March 4, 2004
Vol. 23 No. 11

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    Giants from Africa: Foliage of dinosaur days surrounds Sereno discoveries in conservatory

    By Steve Koppes
    News Office

    Above, the two dinosaur models of Afrovenator, left, and Jobaria, at right, sit among the ferns, club moss, gingkoes and other plants that once grew during the age of dinosaurs. Below, model claws of various dinosaur fossils sprout from the ground like fern fronds in the Garfield Park Conservatory exhibition, featuring Paul Sereno’s African dinosaur fossil discoveries. Other varieties that are featured in the collection are Suchomimus, Carcharodontosaurus, Sarcosuchus, Deltadromeus and Sereno’s latest find, a fish-eating reptile with a 16-foot wing span called a pterosaur.

    Chicago paleontologist Paul Sereno has discovered some unusual-looking dinosaurs in his day, but nothing like “Daliraptor” or “Giacomettisaurus.”

    The two bizarrely distorted, fanciful creatures, now on display at the Garfield Park Conservatory, were jointly inspired by two dinosaurs Sereno unearthed in South America and the surrealist artwork of Salvador Dali and Alberto Giacometti.

    “It’s playing with bones that you’re used to seeing and looking at them as art,” said Chicago alumna Gabrielle Lyon, executive director of Project Exploration. There are other whimsical elements to the Garfield Park exhibition, including a dinosaur tail wrapped around a tree like a vine and a field of predatory dinosaur hands that are unfurling like fern fronds.

    But Lyon and Project Exploration co-founder Sereno, Professor in Organismal Biology & Anatomy, have assembled nine more traditional-looking dinosaur skeletons in “Giants: African Dinosaurs at the Garfield Park Conservatory.”

    “People are used to walking into the Field Museum or the American Museum,” Lyon said. “They’re mostly looking at a North American fauna. This is the first time that someone can actually walk into a space and get a real picture of what Africa’s dinosaurs looked like.”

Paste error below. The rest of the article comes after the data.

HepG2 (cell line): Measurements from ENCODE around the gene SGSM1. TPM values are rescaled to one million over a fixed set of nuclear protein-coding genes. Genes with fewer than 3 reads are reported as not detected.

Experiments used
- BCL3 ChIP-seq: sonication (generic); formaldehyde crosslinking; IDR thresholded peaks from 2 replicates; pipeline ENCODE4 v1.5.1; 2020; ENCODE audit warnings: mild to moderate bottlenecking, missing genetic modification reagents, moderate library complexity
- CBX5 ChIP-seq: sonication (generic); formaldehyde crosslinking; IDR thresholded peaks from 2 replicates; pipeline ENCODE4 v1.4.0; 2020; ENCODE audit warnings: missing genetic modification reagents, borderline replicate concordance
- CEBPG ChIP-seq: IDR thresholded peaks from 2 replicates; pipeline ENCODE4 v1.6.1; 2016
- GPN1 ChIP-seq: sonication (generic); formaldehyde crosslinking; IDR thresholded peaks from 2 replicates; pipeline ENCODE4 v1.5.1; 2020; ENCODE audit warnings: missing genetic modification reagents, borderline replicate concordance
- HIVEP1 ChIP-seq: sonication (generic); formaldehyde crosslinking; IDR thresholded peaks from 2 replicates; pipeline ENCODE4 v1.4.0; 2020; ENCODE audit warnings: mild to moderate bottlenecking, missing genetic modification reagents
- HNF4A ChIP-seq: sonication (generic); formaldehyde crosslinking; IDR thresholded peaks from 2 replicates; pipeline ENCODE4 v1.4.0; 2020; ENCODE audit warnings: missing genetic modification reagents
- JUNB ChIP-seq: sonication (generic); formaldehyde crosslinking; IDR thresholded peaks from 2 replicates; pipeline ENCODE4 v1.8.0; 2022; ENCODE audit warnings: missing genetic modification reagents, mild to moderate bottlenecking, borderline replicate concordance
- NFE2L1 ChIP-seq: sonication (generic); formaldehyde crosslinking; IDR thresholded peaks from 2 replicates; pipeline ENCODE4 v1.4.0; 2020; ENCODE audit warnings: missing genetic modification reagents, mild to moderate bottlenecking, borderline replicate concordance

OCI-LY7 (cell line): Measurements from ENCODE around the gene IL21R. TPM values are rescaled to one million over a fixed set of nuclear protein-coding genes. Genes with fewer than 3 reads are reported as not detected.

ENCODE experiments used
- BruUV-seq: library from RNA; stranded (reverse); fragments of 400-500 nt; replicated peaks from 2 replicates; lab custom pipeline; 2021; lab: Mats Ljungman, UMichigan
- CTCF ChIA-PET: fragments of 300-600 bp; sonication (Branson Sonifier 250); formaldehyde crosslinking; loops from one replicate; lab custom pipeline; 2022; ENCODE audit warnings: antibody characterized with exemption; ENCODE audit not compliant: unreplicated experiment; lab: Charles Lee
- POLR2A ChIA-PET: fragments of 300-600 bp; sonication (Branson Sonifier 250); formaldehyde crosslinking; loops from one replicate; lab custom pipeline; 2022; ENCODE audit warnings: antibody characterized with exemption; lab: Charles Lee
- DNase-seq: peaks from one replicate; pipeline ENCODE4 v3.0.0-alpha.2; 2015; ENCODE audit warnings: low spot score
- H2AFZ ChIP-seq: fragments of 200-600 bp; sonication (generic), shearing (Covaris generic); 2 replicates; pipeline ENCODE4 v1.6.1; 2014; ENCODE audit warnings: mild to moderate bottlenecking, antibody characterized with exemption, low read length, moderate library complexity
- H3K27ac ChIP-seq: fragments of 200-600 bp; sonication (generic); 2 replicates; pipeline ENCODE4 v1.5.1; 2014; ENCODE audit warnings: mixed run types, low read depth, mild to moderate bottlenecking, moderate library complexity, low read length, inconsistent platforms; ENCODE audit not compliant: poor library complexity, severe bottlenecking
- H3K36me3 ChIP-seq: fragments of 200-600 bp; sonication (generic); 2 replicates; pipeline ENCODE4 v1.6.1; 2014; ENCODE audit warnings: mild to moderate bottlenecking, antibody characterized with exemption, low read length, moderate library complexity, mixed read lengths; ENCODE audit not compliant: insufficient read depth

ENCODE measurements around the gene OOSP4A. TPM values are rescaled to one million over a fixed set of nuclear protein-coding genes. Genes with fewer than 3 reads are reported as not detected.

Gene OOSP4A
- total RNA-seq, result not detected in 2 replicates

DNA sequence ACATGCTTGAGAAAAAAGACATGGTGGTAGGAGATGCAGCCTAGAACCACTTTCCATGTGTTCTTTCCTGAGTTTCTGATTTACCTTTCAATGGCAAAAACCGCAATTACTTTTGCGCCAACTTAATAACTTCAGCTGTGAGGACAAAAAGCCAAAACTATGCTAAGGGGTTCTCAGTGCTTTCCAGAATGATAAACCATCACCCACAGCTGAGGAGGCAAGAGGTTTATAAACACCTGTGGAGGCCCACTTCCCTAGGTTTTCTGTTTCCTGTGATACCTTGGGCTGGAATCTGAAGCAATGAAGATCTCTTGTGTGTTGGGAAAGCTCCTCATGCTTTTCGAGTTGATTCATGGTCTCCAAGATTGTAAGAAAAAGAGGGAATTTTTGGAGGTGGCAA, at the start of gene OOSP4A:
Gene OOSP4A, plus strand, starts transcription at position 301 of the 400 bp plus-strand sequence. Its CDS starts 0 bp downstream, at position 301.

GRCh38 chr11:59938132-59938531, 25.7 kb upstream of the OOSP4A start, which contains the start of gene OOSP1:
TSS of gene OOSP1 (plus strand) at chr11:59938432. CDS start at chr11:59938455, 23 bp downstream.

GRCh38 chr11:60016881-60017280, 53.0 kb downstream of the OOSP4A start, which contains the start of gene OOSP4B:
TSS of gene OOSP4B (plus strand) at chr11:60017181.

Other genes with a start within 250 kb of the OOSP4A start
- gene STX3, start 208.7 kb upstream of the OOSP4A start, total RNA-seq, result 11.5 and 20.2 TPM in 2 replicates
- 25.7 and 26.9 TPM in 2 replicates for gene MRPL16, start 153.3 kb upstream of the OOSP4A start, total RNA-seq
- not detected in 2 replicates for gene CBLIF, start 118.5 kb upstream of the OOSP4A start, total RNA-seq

The dinosaur models are displayed amid two acres of club moss, ferns, ginkgoes and other plants that have a heritage dating back to the dinosaur age. The botanical setting of the Garfield Park exhibition echoes the very first dinosaur display, which occurred in England’s Crystal Palace from 1853 to 1854. In that exhibition, sculptor Benjamin Waterhouse Hawkins collaborated with paleontologist Richard Owen to create life-sized models of the first dinosaurs ever to be discovered.

    The Garfield Park Conservatory has historic roots of its own. It opened in 1908, realizing the vision of Jens Jensen, an innovative landscape architect. Avoiding the practice of other conservatories of its day, the Garfield Park Conservatory was the first to display plants in a natural-looking landscape, rather than potted and lined up on shelves.

    The Chicago Park District in December 2003 completed a $4 million renovation of the conservatory’s Palm House. Now sunning itself under the Palm House’s new glass roof is Jobaria, a 70-foot-long plant-eater discovered during the first of Sereno’s six expeditions into the African Sahara. Other dinosaurs highlighted in the exhibition include Carcharodontosaurus, Africa’s answer to T. rex, and Deltadromeus, the fastest large predator that ever lived.

    The exhibition also features a life-sized skeleton and a reconstruction of Sereno’s latest find, an African pterosaur. The fish-eating winged reptile sported a 16-foot wingspan. The 110-million-year-old pterosaur fossils include most of one wing and several slender teeth from its oversized jaws.

    “To find a wing composed of a string of paper-thin bones in a river deposit next to the sturdy bones of dinosaurs is a remarkable feat of preservation,” Sereno said. The bones and teeth were found in Cretaceous-age rocks in Niger that ancient rivers had deposited.

    Near the pterosaur site, Sereno’s team found bones of the 35-foot-long, sail-backed Suchomimus and the enormous crocodile Sarcosuchus, dubbed “SuperCroc.” Like Suchomimus and Sarcosuchus, the pterosaur dined on the abundant fish in the rivers, as evidenced by its long and slender teeth. As the jaws closed, the teeth interlocked to snare fish, leaving signs of wear on the sides.

    “Somehow this huge species was able to fish on the wing. We imagine a pterosaur soaring over the water and somehow stalling to snag a fish,” Sereno said. “It was a tremendous animal.”

    Project Exploration is a not-for-profit science education organization that uses the wonders of natural science to inspire city children. More information on the project is available at http://www.projectexploration.org.

    The Garfield Park Conservatory, 300 N. Central Park Ave., is open daily from 9 a.m. to 5 p.m. (8 p.m. Thursdays). Suggested donation is $3. The exhibition runs through Monday, Sept. 6. For more information, see http://www.dinogiants.org.